According to the report, Myanmar scores 31 out of 100, dropping five points from 36 in the previous two years. Freedom House rates each country in terms of obstacles to web access, limits on content, and violations of user rights each year.
Yin Yadanar Thein of local rights group Free Expression Myanmar commented that these decisions by the National League for Democracy (NLD) government, together with prosecution of digital rights protesters, make Myanmar “one of the world’s most repressive digital environments.”
Telenor and CDC’s internet restrictions dilemma reflects the “structural limitations on the ruling party’s maneuver,” said Lee Jones, who researches Asian politics at Queen Mary University of London. “The NLD struggles to have an independent policy when security forces are involved. Although Aung San Suu Kyi is constrained politically, she could have done more.”
In the mining sector, the NLD government’s interpretation of a land law they amended in 2018 concerning land controversially categorized as “vacant, fallow, and virgin” – around a third of Myanmar’s territory, mostly in the ethnic minority-dominated uplands – has upset both business and local communities.
Farmers who do not apply for paperwork risk being evicted from land they have farmed for generations under customary tenure.
Meanwhile, exploration companies are told by the agriculture and environment ministries they need to acquire land use permits for swathes of land they only want to temporarily prospect.
The International Investors for Mineral Development Association raised their concerns with the government in early 2019. After failing to receive an answer for over a year, they sent a follow-up letter to Suu Kyi warning that the action “threatens the very viability of the exploration sector and one that is already making the industry extremely unattractive to foreign investors.”
The fiasco highlights the need for an overarching legislative framework and government policy on land to harmonize the country’s economic vision and rights obligations, said Thyn Zar Oo, a land rights expert of rights group Public Legal Aid Network. “Only then could Myanmar possibly come up with a focal nexus that consolidates all scattered bits of strategies from the central authorities into a workable legal framework.”
In both instances, the buck nominally stops with the quasi-civilian administration Suu Kyi leads as state counselor. The telecoms law and its shutdown provisions were legislated by Thein Sein, but his government did not use them to impose blackouts. The new vacant, fallow and virgin land regulations and its applications to mineral explorations have come into force under her NLD’s tenure.
Land rights abuses, moreover, could follow in the government’s belatedly hurried steps towards renewables. Suu Kyi’s energy ministry announced a major solar power initiative in May after sitting on hydropower and solar proposals for years, giving bidders two months to apply for a one-gigawatt tender, even though foreign investors could not enter the country due to a pandemic-induced international flight ban.
Lawyers and critics said that the tight time-frame exacerbated the risk of land-grabbing from undocumented customary users. The energy ministry ended up giving all but one of the 29 solar projects to Chinese developers and their local partners, basing its decision on price alone without incorporating any environmental, social and governance criteria.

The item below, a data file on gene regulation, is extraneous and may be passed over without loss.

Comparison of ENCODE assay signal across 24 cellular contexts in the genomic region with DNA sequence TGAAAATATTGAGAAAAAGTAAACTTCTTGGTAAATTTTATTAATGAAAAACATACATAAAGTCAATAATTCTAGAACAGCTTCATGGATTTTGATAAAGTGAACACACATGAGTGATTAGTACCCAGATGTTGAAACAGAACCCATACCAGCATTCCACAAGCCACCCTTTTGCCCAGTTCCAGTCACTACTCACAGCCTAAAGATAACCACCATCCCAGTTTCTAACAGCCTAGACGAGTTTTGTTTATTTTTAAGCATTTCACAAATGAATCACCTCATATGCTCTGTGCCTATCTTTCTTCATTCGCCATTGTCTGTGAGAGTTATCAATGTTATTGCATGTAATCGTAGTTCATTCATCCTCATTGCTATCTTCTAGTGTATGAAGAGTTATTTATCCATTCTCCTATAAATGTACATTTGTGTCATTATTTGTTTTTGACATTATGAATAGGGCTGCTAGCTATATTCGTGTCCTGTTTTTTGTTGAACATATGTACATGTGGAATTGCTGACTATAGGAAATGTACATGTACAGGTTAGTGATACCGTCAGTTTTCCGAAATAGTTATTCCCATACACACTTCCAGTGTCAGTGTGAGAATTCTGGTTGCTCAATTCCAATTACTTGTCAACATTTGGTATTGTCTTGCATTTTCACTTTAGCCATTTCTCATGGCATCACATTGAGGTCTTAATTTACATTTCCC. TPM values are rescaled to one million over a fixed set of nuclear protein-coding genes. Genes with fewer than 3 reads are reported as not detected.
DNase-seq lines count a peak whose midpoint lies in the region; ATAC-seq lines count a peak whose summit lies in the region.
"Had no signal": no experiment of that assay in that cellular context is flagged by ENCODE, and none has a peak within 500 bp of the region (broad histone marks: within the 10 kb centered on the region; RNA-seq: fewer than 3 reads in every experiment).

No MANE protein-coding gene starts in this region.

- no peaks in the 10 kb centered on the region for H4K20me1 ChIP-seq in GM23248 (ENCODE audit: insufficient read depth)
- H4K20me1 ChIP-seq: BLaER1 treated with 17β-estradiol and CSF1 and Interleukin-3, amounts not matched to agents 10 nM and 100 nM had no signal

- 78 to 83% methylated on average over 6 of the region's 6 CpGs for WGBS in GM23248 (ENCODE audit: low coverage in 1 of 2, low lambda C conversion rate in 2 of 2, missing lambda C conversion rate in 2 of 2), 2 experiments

“The problems are not an ‘East-versus-West’ competition,” commented a Yangon-based Asian investor, referring to the energy deals and land issues. A list of bidders seen by Asia Times suggests Singapore’s Sembcorp Industries, as well as Mitsubishi, Marubeni, Mitsui and Sumitomo of Japan, all of which have sizable power investments in Myanmar, did not make bids.
“Such government policies heighten the reputational risks of companies who have a commitment to respect human rights. In Japan, for example, some firms [on the] Nikkei 225 have come under increasing scrutiny from civil society on their investments abroad,” the investor added.
These government actions are, in the main, overseen by septuagenarian NLD ministers who grew up under military-socialist rule, in which the private sector was demonized and designed by senior civil servants, many ex-military, imbued with instincts for secrecy.
This lingering distrust of business and a reluctance to consult other ministries before making policy announcements continues to give investors and companies headaches.
“When Aung San Suu Kyi and her party rode to a landslide victory in 2015, they expected international and specifically Western investments to flow in as a political dividend because they had good relationships with Western governments,” Jones told Asia Times.
Suu Kyi’s cabinet and leaders of her NLD party hence paid little attention to addressing concerns facing foreign investors subjected to international standards for business integrity and human rights, he said.
So far the government has shown no public indication that they will act on the rising chorus of business protests. To the contrary, authorities appear to be doubling down.
Dozens of students have recently been arrested after joining protests or sticker campaigns to criticize the authorities and demand internet restrictions to be immediately lifted.
“Myanmar is really not doing itself any favors by taking actions that create reputational problems for foreign investors,” said deputy Asia director at Human Rights Watch Phil Robertson. “It looks like foreign investors are in for an increasingly bumpy ride.”